Again, in this week’s Gospel, we see St. Peter at his best and his not so good. It is also a prime of example of why many of us – including myself – have such a great connection to St. Peter. What is that connection? It is that he is so HUMAN!
St. Peter proclaims Jesus as the Christ – the Messiah – the Anointed One. However, in a few verses that follow his proclamation we have St. Peter rebuking Jesus. The Oxford Dictionary defines a rebuke as sharp criticism or disapproval of another due to their actions or behavior. St. Peter had so much faith in who Jesus was, yet he did not approve of Jesus’ teachings about how he was to suffer, be killed, and then rise again. Was it too much for St. Peter and the other disciples to comprehend? Was it St. Peter’s way of expressing, like many other Jews, the desire to have a strong military-oriented Messiah, or at best one that could not possibly endure such a fate as Jesus taught? Perhaps it was just not the way St. Peter wanted to the plan to play out.
This is where I and many others find a connection to St. Peter or to this specific Gospel reading. I have complete faith in Jesus, in who is, and in my relationship with Him. However, I can describe numerous times when I questioned what was happening in my life, and it still occasionally happens today. I would ask or say:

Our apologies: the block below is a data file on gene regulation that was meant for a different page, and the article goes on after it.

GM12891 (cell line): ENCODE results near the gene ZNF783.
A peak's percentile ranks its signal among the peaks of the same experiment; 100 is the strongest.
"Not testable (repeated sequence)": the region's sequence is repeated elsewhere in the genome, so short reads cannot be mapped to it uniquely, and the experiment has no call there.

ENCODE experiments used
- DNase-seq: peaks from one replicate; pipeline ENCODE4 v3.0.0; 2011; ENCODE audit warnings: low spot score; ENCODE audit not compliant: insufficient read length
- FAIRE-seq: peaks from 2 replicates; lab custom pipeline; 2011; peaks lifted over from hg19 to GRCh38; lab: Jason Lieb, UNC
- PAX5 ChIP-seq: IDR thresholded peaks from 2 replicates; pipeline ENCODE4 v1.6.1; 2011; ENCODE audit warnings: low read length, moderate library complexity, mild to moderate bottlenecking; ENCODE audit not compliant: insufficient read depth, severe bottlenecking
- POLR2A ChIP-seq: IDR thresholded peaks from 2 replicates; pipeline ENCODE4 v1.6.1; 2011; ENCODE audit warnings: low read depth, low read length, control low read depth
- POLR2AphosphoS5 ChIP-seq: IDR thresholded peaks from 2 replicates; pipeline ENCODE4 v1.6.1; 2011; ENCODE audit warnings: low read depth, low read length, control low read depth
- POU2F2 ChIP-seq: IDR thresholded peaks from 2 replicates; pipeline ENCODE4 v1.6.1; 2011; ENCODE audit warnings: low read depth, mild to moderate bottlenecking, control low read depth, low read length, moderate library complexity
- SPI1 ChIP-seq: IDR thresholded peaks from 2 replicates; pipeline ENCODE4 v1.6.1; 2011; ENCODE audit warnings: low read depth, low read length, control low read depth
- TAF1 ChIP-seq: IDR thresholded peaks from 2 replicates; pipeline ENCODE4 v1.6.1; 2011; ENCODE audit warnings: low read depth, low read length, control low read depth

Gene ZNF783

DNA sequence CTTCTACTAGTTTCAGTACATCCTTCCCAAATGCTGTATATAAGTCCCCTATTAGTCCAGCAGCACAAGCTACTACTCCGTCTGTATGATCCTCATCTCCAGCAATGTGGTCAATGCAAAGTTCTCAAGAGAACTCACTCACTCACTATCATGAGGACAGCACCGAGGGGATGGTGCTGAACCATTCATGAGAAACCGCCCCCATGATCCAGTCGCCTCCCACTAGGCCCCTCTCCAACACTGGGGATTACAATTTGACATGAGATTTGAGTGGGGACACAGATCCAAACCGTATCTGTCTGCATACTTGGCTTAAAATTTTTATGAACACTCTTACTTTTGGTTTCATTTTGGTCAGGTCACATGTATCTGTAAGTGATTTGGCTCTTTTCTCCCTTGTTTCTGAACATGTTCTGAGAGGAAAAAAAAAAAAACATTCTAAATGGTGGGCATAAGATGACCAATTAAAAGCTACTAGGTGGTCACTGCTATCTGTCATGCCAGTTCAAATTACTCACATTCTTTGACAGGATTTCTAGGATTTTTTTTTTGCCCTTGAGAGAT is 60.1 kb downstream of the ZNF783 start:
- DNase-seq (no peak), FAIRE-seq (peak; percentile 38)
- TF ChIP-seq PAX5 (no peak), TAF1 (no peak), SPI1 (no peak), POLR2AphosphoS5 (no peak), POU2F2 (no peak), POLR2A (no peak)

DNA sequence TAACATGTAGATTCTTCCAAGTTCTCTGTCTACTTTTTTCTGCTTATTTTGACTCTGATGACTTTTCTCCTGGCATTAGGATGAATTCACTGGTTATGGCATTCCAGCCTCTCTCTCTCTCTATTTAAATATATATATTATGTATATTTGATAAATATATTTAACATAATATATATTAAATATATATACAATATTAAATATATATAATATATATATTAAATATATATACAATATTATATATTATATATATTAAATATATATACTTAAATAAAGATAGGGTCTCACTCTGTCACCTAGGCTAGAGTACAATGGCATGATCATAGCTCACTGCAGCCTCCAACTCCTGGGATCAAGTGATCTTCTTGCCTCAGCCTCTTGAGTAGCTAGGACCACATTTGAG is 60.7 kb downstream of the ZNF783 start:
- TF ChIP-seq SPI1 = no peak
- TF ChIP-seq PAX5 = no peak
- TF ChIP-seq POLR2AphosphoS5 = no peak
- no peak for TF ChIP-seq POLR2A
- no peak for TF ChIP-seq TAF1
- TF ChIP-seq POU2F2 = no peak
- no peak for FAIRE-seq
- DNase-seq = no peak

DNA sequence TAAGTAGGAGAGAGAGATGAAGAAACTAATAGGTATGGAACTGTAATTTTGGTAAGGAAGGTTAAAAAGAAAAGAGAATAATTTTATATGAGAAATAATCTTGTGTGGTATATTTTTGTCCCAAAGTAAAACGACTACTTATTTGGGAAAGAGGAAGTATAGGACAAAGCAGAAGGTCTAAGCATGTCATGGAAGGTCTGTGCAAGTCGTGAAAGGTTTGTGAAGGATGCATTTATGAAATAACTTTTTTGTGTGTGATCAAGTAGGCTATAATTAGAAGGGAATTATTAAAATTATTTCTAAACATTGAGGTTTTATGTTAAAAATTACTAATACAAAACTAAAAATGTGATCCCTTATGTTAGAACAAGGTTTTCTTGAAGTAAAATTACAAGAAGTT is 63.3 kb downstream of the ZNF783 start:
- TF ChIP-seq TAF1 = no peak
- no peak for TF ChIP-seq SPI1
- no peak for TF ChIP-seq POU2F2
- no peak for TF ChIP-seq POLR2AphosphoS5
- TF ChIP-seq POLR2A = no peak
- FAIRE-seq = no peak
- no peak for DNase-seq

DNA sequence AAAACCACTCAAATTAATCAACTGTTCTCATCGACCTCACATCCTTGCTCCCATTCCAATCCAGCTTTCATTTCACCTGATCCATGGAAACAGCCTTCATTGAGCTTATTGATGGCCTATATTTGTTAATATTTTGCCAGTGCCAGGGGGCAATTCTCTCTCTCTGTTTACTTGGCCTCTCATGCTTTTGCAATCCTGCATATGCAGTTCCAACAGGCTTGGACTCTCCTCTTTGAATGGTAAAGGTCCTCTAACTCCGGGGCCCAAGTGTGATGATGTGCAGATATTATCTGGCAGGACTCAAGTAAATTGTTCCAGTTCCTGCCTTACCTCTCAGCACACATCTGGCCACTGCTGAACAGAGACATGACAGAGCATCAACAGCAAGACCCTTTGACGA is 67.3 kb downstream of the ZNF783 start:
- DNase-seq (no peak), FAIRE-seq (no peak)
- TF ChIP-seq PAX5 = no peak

Why did You let this happen?
Guess it wasn’t meant to be.
What more do I have to do?
It would have been a lot easier if You had only…
I wanted to direct the outcomes of my prayers. I wanted everything to be all flowers and butterflies simply because “I believe in You, Jesus!”. I accepted that I had to take up my cross. No problems there. However, I wanted to lead Jesus and not follow Him. I wanted to revel in the grace of being created in His image, but not in His sufferings. Like St. Peter, I was thinking as a human being, and not thinking as God wanted me to think. YET, it is in St. Peter we have the best example of someone who learned from their mistakes and misunderstandings. Afterall, Jesus called him to be the foundation, the rock, upon which His church was built (Mathew 16:18).
How do we move toward a God-think way of life? Jesus tells us to “deny” ourselves. I equate this to surrendering ourselves completely to Him – mind, body, and soul. I love quick little prayers that powerfully get to heart of the matter I want to take to God. In the case of surrendering ourselves to Christ, Deacon Roy shared this prayer at a recent Men of ACTS meeting. It came at a time that I was dealing with great stress at work. I pray it helps you as it helps me:
I surrender to you all that I am,
all that I have. Teach me your
Holy Will and give me the grace to carry it out this and
every day of my life. Amen.
Diaconate Candidate 2024